When I was in primary school, I admired the school masters so much. They were the greatest achievers in my primary environment. The crēme de la crēme of our society then. Was jealous of their success and often worked hard with hope that I would be one. They were always in command and authority over us and their decisions were final. They had the prerogative of caning kids and directing our overal lives.
Then high school happened, met a new crop of school masters – degree holders whose heads carried the definitive substance of our lives. And my admiration grew even stronger. I wanted to be like them. I loved their English and sense of fashion (or lack thereof). I held them, and still am – to some extent, with quasi-religious awe. I just wished for nothing short of a high school teacher-self.
Then moved up the ladder to college, meeting thesis writers, rasearchers, consumate professors, academic journal writers, analysts, consultants and fellows. I really want to be like them.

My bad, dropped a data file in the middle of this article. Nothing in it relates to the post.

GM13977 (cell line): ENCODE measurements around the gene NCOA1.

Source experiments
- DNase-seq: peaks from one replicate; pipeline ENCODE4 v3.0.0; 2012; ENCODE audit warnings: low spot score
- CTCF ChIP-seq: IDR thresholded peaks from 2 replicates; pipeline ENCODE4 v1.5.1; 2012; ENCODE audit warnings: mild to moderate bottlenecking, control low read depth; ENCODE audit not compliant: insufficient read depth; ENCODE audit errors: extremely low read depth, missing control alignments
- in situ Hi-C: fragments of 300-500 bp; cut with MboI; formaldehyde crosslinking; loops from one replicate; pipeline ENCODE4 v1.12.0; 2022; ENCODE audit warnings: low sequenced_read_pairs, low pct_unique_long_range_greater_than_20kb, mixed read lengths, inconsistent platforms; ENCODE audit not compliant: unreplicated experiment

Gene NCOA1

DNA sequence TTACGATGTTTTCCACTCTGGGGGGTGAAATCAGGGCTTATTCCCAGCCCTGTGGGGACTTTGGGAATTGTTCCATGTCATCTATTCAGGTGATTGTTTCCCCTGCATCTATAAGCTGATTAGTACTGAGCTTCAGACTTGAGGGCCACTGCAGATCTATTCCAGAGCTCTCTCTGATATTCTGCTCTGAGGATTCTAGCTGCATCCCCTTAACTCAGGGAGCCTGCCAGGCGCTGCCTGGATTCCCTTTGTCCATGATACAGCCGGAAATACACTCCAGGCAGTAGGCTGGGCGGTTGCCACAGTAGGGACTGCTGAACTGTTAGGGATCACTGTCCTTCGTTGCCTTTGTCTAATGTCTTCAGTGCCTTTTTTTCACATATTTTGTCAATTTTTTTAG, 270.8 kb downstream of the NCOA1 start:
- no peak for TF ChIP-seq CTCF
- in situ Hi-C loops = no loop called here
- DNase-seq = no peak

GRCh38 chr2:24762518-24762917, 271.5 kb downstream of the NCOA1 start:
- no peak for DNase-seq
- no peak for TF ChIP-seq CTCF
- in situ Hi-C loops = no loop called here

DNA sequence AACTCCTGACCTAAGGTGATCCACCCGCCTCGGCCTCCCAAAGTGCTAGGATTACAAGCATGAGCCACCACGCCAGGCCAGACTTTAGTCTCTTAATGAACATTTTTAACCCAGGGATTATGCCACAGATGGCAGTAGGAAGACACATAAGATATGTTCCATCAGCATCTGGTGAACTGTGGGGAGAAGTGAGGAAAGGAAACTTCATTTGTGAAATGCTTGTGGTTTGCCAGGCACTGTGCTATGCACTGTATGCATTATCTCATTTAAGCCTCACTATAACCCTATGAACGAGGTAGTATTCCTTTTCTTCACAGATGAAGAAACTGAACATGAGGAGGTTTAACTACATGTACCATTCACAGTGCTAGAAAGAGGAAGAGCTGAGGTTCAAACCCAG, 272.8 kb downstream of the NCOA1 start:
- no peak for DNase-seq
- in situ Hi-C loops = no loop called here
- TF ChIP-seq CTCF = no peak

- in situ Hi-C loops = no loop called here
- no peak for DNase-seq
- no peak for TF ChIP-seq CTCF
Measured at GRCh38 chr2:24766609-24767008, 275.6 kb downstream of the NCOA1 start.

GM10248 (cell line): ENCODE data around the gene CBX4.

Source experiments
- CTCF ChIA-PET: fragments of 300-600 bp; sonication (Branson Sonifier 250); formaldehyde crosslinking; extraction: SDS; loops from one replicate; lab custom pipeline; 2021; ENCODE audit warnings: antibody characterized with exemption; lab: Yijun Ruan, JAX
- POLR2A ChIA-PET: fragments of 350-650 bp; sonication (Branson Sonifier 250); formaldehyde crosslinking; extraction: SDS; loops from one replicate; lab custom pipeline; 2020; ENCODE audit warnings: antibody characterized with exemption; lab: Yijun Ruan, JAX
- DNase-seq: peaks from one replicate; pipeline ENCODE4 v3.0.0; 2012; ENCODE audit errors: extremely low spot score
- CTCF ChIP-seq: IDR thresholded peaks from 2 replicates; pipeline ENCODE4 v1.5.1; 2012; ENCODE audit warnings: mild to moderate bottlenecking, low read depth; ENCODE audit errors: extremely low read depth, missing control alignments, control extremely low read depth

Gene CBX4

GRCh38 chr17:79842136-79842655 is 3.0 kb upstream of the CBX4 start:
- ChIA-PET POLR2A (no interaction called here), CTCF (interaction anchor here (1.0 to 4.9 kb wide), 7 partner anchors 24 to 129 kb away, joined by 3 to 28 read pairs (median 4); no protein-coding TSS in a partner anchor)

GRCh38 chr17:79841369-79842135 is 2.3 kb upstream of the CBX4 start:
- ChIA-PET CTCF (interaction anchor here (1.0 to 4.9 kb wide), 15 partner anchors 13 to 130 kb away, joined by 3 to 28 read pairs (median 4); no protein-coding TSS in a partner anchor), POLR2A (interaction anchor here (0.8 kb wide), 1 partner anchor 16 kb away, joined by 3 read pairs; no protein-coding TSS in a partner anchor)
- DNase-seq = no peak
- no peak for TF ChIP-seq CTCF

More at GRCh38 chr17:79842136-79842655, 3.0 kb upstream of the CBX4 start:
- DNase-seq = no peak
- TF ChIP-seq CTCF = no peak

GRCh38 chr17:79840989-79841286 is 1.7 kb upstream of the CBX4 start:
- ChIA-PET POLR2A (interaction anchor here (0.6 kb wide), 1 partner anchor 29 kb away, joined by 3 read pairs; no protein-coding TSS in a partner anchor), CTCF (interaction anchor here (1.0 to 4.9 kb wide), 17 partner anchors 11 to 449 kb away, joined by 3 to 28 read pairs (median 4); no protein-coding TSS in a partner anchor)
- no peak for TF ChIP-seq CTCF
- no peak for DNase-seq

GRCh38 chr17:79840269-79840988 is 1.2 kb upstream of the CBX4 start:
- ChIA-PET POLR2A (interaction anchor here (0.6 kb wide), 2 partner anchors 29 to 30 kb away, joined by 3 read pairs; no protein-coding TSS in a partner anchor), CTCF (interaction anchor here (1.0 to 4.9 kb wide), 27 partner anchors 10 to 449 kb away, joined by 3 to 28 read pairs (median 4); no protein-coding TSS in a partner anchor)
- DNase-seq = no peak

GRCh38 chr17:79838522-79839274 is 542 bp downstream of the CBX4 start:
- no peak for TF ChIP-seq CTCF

But my want maybe cosmetic, because I now know. Every stage life donates make me want to be like someone. I’m making a stab, just like any other young comme il faut visionaries at finding my true identity, to discover the purpose of my life.
What is good, I embrace each stage of life with THE POWER TO HOPE, which propels me to the next. This power does not work for a few individuals, it works for everyone.
Cultivating the habit of affirming yourself at each stage, of frequently and sincerely communicating your belief in yourself – particularly as a teenager going through your second identity crisis – is supremely important. It is a relatively small investment with incalculable, unbelievable results.
Things may be pretty hard, but something that is truly meaningful and important can become hard and difficult to achieve. You’ve got to face a couple of hurdles but how to tramp them is the secret to success.
I don’t know whom I would want to be like after a few more stages, but do believe I will be my better self.
#Writing Is A Labour Of Love ☺